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Posts Tagged ‘sweet woodruff’

Monday, September 16, 2013

I was so sure that we were going to get a rain day off that I was completely flummoxed when Monday was nice enough for working.  (We do work in rain, but if we don’t have to, we don’t!)   At first I could not even figure out where to go, but then I remembered a pruning project at The Anchorage Cottages.

I forgot to take a before...so here is a during.

I forgot to take a before…so here is a during.

I pruned the Viburnum in the center courtyard with a bit of pruning of the Ceanothus as well.  I actually picked up a handful of old leaves from under the Viburnum to see if the annoying odor that comes from the Viburnum when wet emanates from the old leaves.  NOPE.  Just from the plant in general, apparently!

after

after

Allan’s project was to tackle the sweet woodruff in a shady north wall border.

before and after

before and after

All summer long a broken paver in this area has bugged me.  A sudden tiny brainstorm occurred today:

install the paver as a half circle!  leaving off the broken piece.

install the paver as a half circle! leaving off the broken piece.

Allan put the river rock in there and it helps make it look nicer.

I am not against all groundcovers, just certain ones (sweet woodruff and the horrible aegepodium, to name two.)  On the other side the north wall garden, I quite like the big patches of Geranium macrorrhizum.

a good groundcover, in my opinion

a good groundcover, in my opinion

By the office, Allan removed several clumps of Stella D’Oro daylilies.  I’ve gone off them, too!  Poor plants…

will put in something much better

will put in something much better

Next project here will be to mulch with cow fiber, which must be done on a Monday just to be sure any stink is gone by the weekend.   I don’t think cow fiber has any bad odor but someone might be able to smell faint eau de poo.

We dropped the debris at Peninsula Landscape Supply.  Their U-Pick Dahlia garden has some lovely blooms.

dahlias and oyster shells

dahlias and oyster shells

To fill out the day, I remembered the beach strawberry removal project at the courtyard garden beds at Golden Sands Assisted Living.

Now that the sprinklers are working, we can really begin to address the weeding.  The strawberries can stay outside the landscape timbers.  Inside, they get up in the business of the other plants and have to go away.

progress in SW quadrant

progress in SW quadrant

horrible NW quadrant weeding must wait till next week as we ran out of daylight.

horrible NW quadrant weeding must wait till next week as we ran out of daylight.

Throughout the beds we have to rogue out all the tiny little scabiosa seedlings or they will take over.

haze of self sown seedlings

haze of self sown seedlings

One more session of weeding and maybe we will be ready for more mulch at Golden Sands!

I am pleased to report that outside the quadrants, the roses that were so dry and unhappy are leafing out and blooming thanks to the repaired sprinkler system (fixed by Raymond Millner from The Planter Box).

a much happier rose

a much happier rose

Tuesday, September 17, 2013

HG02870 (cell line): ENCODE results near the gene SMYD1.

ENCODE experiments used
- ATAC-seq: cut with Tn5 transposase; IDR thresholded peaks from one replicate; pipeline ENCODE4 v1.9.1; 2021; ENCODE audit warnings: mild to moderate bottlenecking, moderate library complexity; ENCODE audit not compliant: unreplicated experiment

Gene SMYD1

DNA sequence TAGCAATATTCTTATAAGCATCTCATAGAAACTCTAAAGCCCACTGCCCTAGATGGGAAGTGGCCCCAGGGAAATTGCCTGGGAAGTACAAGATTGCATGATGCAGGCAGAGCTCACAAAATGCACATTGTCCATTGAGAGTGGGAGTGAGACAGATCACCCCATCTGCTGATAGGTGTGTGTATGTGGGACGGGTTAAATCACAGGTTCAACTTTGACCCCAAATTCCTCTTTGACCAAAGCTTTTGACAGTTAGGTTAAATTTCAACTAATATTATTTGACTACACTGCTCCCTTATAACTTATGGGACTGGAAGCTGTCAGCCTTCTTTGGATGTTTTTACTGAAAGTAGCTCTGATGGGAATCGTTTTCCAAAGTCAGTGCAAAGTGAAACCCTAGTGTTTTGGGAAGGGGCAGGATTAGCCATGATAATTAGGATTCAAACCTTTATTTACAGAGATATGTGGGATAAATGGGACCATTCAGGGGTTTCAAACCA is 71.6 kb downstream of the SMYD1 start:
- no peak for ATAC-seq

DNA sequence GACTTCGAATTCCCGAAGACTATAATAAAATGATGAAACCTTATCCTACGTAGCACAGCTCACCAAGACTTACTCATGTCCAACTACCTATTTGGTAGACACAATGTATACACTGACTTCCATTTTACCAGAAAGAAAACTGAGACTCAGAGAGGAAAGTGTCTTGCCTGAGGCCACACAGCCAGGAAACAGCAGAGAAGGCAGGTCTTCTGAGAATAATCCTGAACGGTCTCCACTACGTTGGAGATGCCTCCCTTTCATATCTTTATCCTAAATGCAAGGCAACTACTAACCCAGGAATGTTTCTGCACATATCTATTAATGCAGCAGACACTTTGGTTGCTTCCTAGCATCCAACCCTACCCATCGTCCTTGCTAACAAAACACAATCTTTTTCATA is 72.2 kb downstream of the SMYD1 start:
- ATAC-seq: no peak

We had another slow start due to weather but at least I knew where we were going.   The first job was Mayor Mike’s  weeding.

Schizostylis at Mike's garden

Schizostylis at Mike’s garden

Next, a compost bucket switch at Olde Towne Trading Post Café where an old birdhouse awaits the right buyer.

very nice

very nice

Some gardens down at the Port got weeded next.  I am very pleased with how well these are holding up and how relatively low maintenance they have proved to be.

Port office, south side

Port office, south side

Such a beautiful view we see when we turn from the garden and look at the water.

beautiful clouds over the marina

beautiful clouds over the marina

We deadheaded at The Depot Restaurant and then nipped round the corner and did a little work at Crank’s Roost.   I know, I said we had made our last visit there, and made a big dramatic goodbye post, and then another goodbye post, but it still needs the occasional deadheading!   When the new owners totally take over, we will be done.  (Nothing against them, but we are sentimental about liking the previous/current owner and we can’t imagine the job without her!)  It is very possible the new owners will do their own gardening.

Crank's Roost daisies, before..

Crank’s Roost daisies, before..

and after deadheading

and after deadheading

For some reason, this cute Crank’s Roost chair looks like a little fairy chair, but I am sure it is full sized!  Or is it?

a sit spot

a sit spot

After Crank’s we went to the Ilwaco boatyard to work till sunset.  The one long section, south of the gate, that we had not finished the other day looked good until one got close up and saw all the pesky creeping sorrel.

creeping sorrel

creeping sorrel at ground level…  the leaves taste like lemon!

While we were working, I saw a man walking up the block toward us stopping to photograph many plants.  He introduced himself as a visitor from a town near Purdy, here to go fishing, a gardener and former chef.  We had an enjoyable conversation about plants and I hope he will find this blog and send us a Facebook friend request.

boatyard garden, end of day

boatyard garden, end of day

Working late has its benefits as we got to see a moonrise and some glowing pre-sunset clouds.

moonrise over Jessie's Fish Co

moonrise over Jessie’s Fish Co

clouds over Baker Bay

clouds over Baker Bay

and more glowing clouds over the boatyard

and more glowing clouds over the boatyard

It promised to be quite a sunset, but we were tired so went home, went indoors, and I have to admit I forgot to even look out the window later to see the pinkest time of the sky!

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